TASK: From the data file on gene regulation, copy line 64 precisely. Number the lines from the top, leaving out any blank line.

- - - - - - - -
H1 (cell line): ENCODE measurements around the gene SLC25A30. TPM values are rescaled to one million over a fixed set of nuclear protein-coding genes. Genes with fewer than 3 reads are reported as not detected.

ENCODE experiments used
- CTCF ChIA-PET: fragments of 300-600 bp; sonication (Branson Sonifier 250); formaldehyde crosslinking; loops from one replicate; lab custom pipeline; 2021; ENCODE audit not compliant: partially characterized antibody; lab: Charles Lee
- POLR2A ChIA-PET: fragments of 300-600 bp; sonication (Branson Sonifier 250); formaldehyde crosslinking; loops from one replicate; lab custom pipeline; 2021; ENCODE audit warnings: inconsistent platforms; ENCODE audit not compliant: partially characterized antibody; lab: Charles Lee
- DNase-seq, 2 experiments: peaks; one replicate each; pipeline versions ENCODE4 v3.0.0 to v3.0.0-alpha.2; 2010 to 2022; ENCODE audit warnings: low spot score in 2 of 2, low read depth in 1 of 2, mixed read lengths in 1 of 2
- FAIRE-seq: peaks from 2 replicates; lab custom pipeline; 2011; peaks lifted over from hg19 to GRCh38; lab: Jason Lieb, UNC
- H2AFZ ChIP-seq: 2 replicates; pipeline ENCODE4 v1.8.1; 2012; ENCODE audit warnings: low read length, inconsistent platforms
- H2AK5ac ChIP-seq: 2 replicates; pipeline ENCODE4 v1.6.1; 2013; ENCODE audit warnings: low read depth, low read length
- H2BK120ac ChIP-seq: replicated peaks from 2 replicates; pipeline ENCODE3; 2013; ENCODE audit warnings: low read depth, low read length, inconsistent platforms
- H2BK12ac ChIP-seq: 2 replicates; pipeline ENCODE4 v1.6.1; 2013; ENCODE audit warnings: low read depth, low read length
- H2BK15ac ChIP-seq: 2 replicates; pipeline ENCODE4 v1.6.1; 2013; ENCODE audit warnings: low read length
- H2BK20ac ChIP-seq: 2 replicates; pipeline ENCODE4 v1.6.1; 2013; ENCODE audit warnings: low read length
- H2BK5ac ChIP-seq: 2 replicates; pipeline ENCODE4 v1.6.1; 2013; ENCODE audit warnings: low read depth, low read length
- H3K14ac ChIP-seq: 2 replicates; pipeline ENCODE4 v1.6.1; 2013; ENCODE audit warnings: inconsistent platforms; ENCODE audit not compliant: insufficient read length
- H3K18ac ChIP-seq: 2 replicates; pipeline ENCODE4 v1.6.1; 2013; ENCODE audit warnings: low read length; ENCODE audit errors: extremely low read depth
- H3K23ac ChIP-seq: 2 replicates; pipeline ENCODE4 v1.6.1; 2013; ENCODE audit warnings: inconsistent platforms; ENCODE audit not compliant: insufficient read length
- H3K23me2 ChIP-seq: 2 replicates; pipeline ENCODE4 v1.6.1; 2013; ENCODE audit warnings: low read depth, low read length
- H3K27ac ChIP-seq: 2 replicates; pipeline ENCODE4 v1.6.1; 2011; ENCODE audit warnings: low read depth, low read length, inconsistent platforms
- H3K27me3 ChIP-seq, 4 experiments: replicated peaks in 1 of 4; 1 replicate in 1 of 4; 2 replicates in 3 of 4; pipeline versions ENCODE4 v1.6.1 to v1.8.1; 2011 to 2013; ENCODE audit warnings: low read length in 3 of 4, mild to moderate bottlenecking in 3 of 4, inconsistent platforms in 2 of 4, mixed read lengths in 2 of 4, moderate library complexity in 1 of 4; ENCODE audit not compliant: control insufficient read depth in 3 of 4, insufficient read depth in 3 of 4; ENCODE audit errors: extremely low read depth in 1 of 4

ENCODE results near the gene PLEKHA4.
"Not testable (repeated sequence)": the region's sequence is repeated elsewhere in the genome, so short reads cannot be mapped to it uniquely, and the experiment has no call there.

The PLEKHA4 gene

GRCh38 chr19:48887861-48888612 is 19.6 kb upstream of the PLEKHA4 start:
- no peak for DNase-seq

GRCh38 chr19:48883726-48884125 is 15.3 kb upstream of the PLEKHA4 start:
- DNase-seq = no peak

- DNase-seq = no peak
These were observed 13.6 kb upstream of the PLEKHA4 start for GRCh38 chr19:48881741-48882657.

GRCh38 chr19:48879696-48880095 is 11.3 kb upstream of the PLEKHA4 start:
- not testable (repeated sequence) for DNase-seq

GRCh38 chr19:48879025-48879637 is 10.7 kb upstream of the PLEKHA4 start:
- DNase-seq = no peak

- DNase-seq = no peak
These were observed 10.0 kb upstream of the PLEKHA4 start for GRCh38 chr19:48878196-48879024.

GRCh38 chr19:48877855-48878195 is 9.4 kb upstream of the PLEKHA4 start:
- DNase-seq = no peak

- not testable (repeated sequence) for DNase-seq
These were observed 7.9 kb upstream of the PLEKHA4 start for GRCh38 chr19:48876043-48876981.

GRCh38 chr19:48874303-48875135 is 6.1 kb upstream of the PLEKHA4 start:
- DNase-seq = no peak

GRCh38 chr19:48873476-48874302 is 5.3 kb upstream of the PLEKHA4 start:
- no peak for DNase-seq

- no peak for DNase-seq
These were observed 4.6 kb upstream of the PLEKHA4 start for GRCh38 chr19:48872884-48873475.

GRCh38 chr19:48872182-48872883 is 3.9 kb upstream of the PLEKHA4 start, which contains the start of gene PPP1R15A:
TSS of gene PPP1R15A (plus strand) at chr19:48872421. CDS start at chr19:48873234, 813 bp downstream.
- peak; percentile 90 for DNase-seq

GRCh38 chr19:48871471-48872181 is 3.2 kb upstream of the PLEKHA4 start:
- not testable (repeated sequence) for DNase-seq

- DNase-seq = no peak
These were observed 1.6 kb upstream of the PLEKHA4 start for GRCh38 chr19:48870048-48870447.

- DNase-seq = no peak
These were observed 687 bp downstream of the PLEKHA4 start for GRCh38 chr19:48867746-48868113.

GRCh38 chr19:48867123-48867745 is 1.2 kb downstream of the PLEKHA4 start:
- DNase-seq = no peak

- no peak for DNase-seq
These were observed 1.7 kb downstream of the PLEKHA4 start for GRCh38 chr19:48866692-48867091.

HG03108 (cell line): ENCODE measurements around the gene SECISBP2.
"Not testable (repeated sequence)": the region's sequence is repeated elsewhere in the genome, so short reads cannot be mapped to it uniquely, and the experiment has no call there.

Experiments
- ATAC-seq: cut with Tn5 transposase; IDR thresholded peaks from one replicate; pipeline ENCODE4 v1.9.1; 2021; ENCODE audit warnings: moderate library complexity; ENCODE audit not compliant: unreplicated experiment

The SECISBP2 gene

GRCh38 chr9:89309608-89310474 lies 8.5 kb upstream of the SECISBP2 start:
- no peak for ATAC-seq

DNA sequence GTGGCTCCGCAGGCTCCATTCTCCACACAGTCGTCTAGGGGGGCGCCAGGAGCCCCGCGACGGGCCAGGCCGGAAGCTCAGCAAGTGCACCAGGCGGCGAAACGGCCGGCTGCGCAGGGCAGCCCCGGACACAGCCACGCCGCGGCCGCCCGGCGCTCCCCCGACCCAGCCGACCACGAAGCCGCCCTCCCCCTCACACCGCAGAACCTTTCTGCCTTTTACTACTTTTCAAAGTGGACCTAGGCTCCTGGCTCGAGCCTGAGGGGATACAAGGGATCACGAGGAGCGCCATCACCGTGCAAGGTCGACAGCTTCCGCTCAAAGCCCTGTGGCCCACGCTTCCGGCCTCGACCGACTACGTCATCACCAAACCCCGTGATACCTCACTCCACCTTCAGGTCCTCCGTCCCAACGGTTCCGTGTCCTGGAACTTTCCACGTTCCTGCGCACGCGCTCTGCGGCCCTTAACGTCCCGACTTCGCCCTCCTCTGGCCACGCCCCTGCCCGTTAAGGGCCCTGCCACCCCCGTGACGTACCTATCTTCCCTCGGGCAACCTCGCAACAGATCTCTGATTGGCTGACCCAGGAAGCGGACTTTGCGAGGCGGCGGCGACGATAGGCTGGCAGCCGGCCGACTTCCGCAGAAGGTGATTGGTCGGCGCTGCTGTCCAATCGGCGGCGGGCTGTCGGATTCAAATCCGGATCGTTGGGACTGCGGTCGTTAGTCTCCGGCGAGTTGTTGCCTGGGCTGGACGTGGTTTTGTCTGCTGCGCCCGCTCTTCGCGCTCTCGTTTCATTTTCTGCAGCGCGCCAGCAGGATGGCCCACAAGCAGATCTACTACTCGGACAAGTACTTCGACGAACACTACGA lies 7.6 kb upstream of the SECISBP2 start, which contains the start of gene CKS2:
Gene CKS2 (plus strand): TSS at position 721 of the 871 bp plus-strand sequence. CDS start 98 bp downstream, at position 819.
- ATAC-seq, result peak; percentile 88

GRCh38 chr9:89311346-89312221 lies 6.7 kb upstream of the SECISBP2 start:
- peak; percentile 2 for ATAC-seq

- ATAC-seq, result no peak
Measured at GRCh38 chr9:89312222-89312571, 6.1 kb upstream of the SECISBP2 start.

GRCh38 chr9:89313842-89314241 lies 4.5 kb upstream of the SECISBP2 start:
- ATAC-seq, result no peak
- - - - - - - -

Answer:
- no peak for ATAC-seq